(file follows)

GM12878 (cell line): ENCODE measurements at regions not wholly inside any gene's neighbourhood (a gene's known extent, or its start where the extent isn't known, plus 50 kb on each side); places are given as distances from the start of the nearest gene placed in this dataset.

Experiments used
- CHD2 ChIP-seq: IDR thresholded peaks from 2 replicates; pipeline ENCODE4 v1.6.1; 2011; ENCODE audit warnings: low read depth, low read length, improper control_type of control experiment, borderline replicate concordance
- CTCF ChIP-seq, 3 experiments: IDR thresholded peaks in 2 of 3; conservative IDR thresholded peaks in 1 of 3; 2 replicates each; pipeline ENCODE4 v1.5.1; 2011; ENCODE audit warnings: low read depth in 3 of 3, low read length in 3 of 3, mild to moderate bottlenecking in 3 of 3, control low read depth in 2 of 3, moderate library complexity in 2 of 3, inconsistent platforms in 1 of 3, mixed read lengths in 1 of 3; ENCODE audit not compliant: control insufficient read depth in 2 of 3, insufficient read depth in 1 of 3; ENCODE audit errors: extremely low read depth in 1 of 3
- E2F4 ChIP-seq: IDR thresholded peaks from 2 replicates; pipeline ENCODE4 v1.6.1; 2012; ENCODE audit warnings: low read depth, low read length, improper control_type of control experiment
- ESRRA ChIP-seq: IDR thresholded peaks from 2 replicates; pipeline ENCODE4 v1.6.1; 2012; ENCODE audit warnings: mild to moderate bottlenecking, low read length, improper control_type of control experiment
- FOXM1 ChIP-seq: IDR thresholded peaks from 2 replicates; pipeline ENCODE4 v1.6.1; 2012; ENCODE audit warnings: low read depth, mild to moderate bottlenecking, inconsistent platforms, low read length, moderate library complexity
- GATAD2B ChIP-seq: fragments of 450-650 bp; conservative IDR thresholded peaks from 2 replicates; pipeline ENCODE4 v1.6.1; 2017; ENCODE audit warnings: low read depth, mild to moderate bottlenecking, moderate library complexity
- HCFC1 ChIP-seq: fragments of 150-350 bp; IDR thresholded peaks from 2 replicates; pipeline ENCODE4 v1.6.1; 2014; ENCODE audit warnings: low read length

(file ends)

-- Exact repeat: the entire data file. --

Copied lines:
GM12878 (cell line): ENCODE measurements at regions not wholly inside any gene's neighbourhood (a gene's known extent, or its start where the extent isn't known, plus 50 kb on each side); places are given as distances from the start of the nearest gene placed in this dataset.

Experiments used
- CHD2 ChIP-seq: IDR thresholded peaks from 2 replicates; pipeline ENCODE4 v1.6.1; 2011; ENCODE audit warnings: low read depth, low read length, improper control_type of control experiment, borderline replicate concordance
- CTCF ChIP-seq, 3 experiments: IDR thresholded peaks in 2 of 3; conservative IDR thresholded peaks in 1 of 3; 2 replicates each; pipeline ENCODE4 v1.5.1; 2011; ENCODE audit warnings: low read depth in 3 of 3, low read length in 3 of 3, mild to moderate bottlenecking in 3 of 3, control low read depth in 2 of 3, moderate library complexity in 2 of 3, inconsistent platforms in 1 of 3, mixed read lengths in 1 of 3; ENCODE audit not compliant: control insufficient read depth in 2 of 3, insufficient read depth in 1 of 3; ENCODE audit errors: extremely low read depth in 1 of 3
- E2F4 ChIP-seq: IDR thresholded peaks from 2 replicates; pipeline ENCODE4 v1.6.1; 2012; ENCODE audit warnings: low read depth, low read length, improper control_type of control experiment
- ESRRA ChIP-seq: IDR thresholded peaks from 2 replicates; pipeline ENCODE4 v1.6.1; 2012; ENCODE audit warnings: mild to moderate bottlenecking, low read length, improper control_type of control experiment
- FOXM1 ChIP-seq: IDR thresholded peaks from 2 replicates; pipeline ENCODE4 v1.6.1; 2012; ENCODE audit warnings: low read depth, mild to moderate bottlenecking, inconsistent platforms, low read length, moderate library complexity
- GATAD2B ChIP-seq: fragments of 450-650 bp; conservative IDR thresholded peaks from 2 replicates; pipeline ENCODE4 v1.6.1; 2017; ENCODE audit warnings: low read depth, mild to moderate bottlenecking, moderate library complexity
- HCFC1 ChIP-seq: fragments of 150-350 bp; IDR thresholded peaks from 2 replicates; pipeline ENCODE4 v1.6.1; 2014; ENCODE audit warnings: low read length